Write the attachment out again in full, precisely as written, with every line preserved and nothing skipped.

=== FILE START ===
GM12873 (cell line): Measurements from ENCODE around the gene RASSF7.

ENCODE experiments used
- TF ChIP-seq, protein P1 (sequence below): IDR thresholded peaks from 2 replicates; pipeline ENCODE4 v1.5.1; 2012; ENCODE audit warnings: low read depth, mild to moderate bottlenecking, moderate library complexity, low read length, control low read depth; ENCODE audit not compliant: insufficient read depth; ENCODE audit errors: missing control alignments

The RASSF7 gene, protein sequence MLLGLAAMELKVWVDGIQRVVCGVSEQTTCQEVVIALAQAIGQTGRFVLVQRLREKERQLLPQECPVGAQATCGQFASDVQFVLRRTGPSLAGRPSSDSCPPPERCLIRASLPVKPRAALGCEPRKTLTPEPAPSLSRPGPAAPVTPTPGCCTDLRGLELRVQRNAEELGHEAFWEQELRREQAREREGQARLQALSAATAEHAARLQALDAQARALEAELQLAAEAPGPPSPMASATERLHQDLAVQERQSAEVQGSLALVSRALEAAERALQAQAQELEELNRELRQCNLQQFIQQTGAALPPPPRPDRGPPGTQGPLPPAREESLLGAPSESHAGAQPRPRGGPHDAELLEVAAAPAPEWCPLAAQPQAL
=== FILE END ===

GM12873 (cell line): Measurements from ENCODE around the gene RASSF7.

ENCODE experiments used
- TF ChIP-seq, protein P1 (sequence below): IDR thresholded peaks from 2 replicates; pipeline ENCODE4 v1.5.1; 2012; ENCODE audit warnings: low read depth, mild to moderate bottlenecking, moderate library complexity, low read length, control low read depth; ENCODE audit not compliant: insufficient read depth; ENCODE audit errors: missing control alignments

The RASSF7 gene, protein sequence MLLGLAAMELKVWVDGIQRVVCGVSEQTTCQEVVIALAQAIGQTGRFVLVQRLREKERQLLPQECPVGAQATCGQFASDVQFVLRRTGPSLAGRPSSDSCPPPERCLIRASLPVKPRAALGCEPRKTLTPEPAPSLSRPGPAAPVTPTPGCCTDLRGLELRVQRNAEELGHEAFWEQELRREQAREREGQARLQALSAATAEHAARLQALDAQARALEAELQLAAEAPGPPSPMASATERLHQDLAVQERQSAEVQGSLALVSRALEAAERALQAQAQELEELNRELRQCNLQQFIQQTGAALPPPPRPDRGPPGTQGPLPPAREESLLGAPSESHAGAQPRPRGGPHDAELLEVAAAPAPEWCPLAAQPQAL